The real water users
Re “A plant-based diet can help save water” (Viewpoints, May 3): Taking “Navy showers” and turning off the tap while brushing one’s teeth are all well and good. But as pointed out in the op-ed, the real water user in California is agribusiness.
With Gov. Jerry Brown threatening to fine folks $10,000 for overwatering their lawns, why not a peep from him on a much more potent line of attack: reducing our consumption of animal-based foods? The amount of water needed to bring a hamburger to market is about the same as two months of showers. Not only would less reliance on animal-based foods save substantial amounts of water, as a bonus it would improve our health.
Chris Jones, Glen Ellen
Never miss a local story.
Another solution to the drought
Paul Shapiro’s article about animal agriculture being a gigantic water user is right on. California politicians should wake up and smell the manure. It will lead them directly to one of the solutions to the problem.
Kathryn Dalenberg, Valley Head, Ala.
Ratepayers subsidize projects
Re “State water is not subsidized” (Letters, May 3): Nancy Vogel, public affairs director for the Department of Water Resources, would have us believe that public water agencies pay for “all water supply-associated costs.”
While that might be a fairly accurate bit of information, I am wondering from where Vogel thinks the money that is used to pay these program costs comes? Does this money simply come from great investments, government grants or bonds? Or could it be ratepayers “subsidizing” the project costs for these water agencies? While it might not be a direct government subsidy, most government subsidies originate from the same place: ratepayers/taxpayers.
Danny Delgado, Sacramento
Hoping Brown changes his mind
Re “Brown shouldn’t leave eco goals out of new Delta plan” (Editorials, April 19): I agree with the editorial board’s statement regarding how Gov. Jerry Brown should not only focus on the economical side of his $25 billion Delta project. Brown’s initial plan was to build twin tunnels that would provide water for Southern Californians and Central Valley farmers, and restore the Delta ecosystem to save the salmon and Delta smelt. Now the governor has changed his plans to just providing water for Southern and Central Californians.
I hope the governor changes his mind.
Roman Cornejo, Antelope
Japan’s imminent demise is premature
Re “How sex could save Japan” (Forum, May 3): As usual, the naysayers are whining about Japan’s declining population, while ignoring the fact that Japan is still one of the most densely populated nations on Earth. At the current rate, it will take at least 100 years to make a noticeable impact, and Japan would still be densely populated. Other densely populated countries would do well to emulate Japan. Perhaps they would be able to claw their way out of poverty with fewer mouths to feed.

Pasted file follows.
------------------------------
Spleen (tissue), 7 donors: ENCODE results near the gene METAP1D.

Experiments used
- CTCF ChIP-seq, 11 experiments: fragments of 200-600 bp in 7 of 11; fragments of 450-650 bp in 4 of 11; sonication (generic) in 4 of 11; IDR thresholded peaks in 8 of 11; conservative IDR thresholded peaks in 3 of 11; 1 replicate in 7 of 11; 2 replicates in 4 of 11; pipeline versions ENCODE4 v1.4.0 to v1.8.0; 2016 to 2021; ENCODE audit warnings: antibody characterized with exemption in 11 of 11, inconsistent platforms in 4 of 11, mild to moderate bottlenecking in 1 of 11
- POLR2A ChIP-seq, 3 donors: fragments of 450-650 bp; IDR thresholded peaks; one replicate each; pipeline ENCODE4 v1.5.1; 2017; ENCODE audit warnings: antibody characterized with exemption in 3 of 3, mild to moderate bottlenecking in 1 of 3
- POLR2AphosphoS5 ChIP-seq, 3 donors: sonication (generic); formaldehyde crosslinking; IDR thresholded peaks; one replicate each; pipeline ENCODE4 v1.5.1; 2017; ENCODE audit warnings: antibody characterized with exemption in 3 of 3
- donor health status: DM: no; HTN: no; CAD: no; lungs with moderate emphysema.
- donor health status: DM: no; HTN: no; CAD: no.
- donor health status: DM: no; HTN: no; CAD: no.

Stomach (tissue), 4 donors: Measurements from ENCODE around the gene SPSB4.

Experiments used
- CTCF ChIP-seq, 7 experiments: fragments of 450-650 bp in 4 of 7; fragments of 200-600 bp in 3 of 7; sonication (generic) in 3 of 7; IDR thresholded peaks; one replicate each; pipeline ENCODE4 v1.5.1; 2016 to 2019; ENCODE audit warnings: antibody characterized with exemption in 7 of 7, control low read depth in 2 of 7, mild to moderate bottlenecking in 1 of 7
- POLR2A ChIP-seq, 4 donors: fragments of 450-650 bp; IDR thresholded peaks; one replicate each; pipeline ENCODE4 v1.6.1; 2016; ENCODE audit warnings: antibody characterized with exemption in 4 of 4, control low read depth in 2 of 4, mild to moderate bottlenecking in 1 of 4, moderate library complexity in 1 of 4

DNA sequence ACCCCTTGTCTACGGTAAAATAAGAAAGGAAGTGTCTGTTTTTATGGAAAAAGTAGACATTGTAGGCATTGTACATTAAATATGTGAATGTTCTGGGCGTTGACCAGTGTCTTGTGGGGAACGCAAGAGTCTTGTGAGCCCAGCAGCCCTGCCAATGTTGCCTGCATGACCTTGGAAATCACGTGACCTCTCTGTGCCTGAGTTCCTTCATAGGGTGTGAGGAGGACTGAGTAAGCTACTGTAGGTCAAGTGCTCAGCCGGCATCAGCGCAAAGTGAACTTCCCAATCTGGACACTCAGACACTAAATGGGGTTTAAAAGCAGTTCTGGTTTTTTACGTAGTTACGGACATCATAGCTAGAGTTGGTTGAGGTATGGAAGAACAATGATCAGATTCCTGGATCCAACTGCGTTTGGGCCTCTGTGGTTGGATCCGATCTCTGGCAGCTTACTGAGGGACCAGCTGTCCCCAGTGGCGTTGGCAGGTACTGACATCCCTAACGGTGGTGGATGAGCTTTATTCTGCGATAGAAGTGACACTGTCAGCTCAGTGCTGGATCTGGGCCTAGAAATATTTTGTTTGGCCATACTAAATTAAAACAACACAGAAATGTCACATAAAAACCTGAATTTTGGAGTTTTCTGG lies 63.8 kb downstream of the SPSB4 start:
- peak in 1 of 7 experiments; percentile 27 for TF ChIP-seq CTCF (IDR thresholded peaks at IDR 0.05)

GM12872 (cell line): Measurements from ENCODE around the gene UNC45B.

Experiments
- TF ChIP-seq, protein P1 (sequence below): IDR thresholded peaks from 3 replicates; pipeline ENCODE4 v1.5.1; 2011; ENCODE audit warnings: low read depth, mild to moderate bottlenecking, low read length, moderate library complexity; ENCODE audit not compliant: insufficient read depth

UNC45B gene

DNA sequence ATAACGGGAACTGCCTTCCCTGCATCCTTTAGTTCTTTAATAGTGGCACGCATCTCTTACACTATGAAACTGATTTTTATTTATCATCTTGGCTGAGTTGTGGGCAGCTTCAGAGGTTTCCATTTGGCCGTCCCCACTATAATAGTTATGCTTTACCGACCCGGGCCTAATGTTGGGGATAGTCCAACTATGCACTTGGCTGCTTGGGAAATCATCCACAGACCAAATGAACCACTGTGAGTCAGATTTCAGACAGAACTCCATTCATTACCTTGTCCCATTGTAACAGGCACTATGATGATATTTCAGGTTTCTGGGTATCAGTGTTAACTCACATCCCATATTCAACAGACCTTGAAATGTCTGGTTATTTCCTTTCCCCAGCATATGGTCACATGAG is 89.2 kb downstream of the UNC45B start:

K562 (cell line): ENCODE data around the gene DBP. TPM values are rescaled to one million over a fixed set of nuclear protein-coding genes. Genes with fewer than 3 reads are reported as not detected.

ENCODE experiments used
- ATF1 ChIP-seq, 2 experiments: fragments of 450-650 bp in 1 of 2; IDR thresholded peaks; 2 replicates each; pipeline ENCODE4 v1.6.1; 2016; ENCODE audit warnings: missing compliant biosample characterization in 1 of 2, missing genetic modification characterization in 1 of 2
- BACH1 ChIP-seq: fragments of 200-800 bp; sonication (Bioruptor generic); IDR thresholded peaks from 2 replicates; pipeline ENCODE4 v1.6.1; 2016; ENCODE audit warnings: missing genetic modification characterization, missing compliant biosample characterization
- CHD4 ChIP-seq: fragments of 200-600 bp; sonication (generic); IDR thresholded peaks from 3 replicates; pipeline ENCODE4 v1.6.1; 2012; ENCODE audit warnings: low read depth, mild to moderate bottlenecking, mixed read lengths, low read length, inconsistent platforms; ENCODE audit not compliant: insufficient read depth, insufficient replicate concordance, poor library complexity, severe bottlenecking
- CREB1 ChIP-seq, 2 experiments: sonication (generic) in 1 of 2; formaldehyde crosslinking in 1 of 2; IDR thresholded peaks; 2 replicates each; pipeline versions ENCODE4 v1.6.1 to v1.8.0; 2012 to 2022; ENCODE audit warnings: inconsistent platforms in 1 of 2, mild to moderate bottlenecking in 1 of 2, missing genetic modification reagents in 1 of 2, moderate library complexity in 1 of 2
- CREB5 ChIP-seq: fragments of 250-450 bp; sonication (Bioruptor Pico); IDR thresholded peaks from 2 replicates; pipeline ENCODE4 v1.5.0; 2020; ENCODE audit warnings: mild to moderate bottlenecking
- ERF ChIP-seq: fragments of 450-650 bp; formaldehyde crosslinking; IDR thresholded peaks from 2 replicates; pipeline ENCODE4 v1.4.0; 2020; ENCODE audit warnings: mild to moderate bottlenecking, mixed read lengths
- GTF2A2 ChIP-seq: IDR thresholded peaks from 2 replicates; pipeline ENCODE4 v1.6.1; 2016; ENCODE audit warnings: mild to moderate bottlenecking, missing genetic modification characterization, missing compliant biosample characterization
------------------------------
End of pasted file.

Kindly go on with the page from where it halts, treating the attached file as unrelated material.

Martha Villegas, Orangevale
History is essential
Re “Substituting anthropology for American history is wrong move” (Forum, May 3): I am absolutely outraged to hear about this effort to gut the History Department at Sacramento State. I received my master’s degree from Sacramento State in 2008 and have gone on to a career in community college history instruction, and I can assure readers of how essential any introductory history classes are for incoming students.
My students routinely lack a basic knowledge of even the most essential historical topics, and the idea that some hybrid anthropology class could provide them with a historical education that is anywhere close to sufficient is absurd in the extreme. As a graduate, I am baffled and ashamed by these current actions from Sacramento State leadership, and I can assure them that I will not be recommending any college which lacks a basic commitment to its history program.
Taylor Tiraterra, Auburn
I judge Blue Shield’s actions
Re “Judge Blue Shield of California by its actions” (Another View, May 3): I am glad the California Franchise Tax Board revoked Blue Shield’s tax-exempt status, which I have been wondering about for years.
Yes, I am judging Blue Shield by its actions:
1. It has a staggering $4.2 billion in reserve.
2. Its executives earn exorbitant income.
3. It is ranked No. 14 among “Companies Americans Hate Dealing With the Most” (The Fiscal Times, April 7).
4. Its executive staff office, the executive inquiry unit, is arrogant. They can call me but refuse my calls back.
5. Its staff is poorly trained and a vast majority of the time cannot answer questions about benefits.
These actions should further cement the not tax-exempt status of Blue Shield by the Franchise Tax Board.
Manas Thananant, Folsom